It comes as the nation’s COVID-19 vaccine rollout begins, with the most vulnerable groups including front-line healthcare workers starting to receive doses of imported Pfizer vaccines this week.
Australia is taking a “portfolio approach” to vaccinating the nation, with doses set to come from a range of companies including Pfizer, AstraZeneca, and Novavax should that vaccine be successful.
The many options have prompted community comparisons of the vaccines, with Pfizer’s phase 3 data suggesting 95 per cent effectiveness, while AstraZeneca’s data showed effectiveness of around 70.4 per cent.
Health minister Greg Hunt has been clear that the two vaccines currently approved for use in Australia are both safe and effective, however.
“With both the two initial vaccines, the Pfizer and the AstraZeneca vaccine, the international evidence is that the safety impact for prevention of serious illness, hospitalisation, death has been determined to be up to 100 per cent,” he told the ABC on Sunday.
Australia’s therapeutic goods laws outlaw the direct advertising of prescriptions and vaccines to the public unless for a government-led public health campaign. In other vaccine campaigns like for seasonal influenza, GPs and doctors are able to let the public know when vaccines will be available but are not allowed to promote or advertise a specific brand of manufacturers of a vaccine.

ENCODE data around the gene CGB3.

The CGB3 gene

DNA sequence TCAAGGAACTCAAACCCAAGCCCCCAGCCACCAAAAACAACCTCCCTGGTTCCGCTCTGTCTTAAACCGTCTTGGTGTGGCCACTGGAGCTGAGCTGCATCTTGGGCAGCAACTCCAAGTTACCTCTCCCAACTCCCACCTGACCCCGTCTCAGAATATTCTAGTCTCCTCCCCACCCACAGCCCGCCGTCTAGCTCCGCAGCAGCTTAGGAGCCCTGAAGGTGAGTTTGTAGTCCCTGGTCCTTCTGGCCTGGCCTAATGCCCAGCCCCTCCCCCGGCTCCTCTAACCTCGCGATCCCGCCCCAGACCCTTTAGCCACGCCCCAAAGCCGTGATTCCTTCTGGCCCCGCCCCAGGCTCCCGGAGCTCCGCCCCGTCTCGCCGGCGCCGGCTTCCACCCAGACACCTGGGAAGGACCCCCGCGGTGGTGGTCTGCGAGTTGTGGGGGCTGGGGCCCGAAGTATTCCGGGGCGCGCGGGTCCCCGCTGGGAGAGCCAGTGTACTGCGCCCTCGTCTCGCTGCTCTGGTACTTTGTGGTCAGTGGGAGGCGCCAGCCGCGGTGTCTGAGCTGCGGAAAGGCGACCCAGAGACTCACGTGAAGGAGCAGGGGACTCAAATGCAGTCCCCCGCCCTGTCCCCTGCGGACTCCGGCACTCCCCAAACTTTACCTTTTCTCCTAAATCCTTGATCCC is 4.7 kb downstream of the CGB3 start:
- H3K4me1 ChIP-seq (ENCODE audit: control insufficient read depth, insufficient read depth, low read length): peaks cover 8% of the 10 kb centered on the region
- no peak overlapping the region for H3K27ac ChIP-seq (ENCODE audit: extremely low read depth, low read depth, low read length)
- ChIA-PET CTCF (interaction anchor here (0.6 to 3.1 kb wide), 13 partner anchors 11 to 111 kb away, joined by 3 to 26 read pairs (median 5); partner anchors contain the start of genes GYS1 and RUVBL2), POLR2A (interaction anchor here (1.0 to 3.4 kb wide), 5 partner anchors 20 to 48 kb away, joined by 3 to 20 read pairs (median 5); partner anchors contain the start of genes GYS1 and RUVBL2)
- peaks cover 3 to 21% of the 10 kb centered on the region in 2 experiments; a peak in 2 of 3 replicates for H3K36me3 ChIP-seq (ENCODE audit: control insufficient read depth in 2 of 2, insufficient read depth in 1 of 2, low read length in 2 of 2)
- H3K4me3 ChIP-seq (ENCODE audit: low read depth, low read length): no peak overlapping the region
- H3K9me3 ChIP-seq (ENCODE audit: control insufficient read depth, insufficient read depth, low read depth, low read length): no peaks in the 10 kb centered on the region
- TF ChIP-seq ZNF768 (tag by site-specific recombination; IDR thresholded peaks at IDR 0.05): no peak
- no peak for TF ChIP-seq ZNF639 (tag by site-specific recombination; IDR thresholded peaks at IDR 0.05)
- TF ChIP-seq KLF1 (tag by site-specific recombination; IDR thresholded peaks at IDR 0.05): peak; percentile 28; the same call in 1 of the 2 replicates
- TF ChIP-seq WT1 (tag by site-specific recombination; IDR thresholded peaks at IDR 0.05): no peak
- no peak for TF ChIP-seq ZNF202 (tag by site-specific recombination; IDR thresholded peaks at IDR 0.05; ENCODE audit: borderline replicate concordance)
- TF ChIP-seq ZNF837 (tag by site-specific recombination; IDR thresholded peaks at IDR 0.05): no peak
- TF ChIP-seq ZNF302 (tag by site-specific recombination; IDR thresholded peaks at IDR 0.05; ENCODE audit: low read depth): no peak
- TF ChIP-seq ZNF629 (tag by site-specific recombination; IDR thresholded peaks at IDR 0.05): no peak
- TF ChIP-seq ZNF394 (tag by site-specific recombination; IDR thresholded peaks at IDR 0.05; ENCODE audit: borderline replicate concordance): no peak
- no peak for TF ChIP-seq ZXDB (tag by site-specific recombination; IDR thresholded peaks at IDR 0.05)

In guidance released this week for COVID-19 vaccines, the regulator warned that any business involved in the rollout of doses must adhere to strict rules about advertising or face fines or court action.
Organisations involved in administering COVID vaccines are not able to create their own advertising and must instead use approved posters and social media materials provided by the government.
They cannot include details that would allow a customer to identify whether the provider is using a certain brand or kind of vaccine, like AstraZeneca or Pfizer. They are also forbidden from making “any comparisons between vaccines”, even if these are supported by evidence.
Providers must not advertise with any “statements or the implication that the vaccine offered is superior to other vaccines (e.g. a statement about the efficacy against a particular strain),” the guidelines say.
Infectious diseases social scientist at the University of New South Wales, Dr Holly Seale, said it was important that Australians saw clear information about where to get vaccinated.
“It comes back to things being clear and consistent,” she said.
As the COVID-19 vaccine rollout matures, brand names of products will likely become less relevant.
“We know when we talk about a flu vaccine, nobody talks specifically about the type of or brand of product,” Dr Seale said.
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Emma reports on healthcare companies for The Age and Sydney Morning Herald. She is based in Melbourne.
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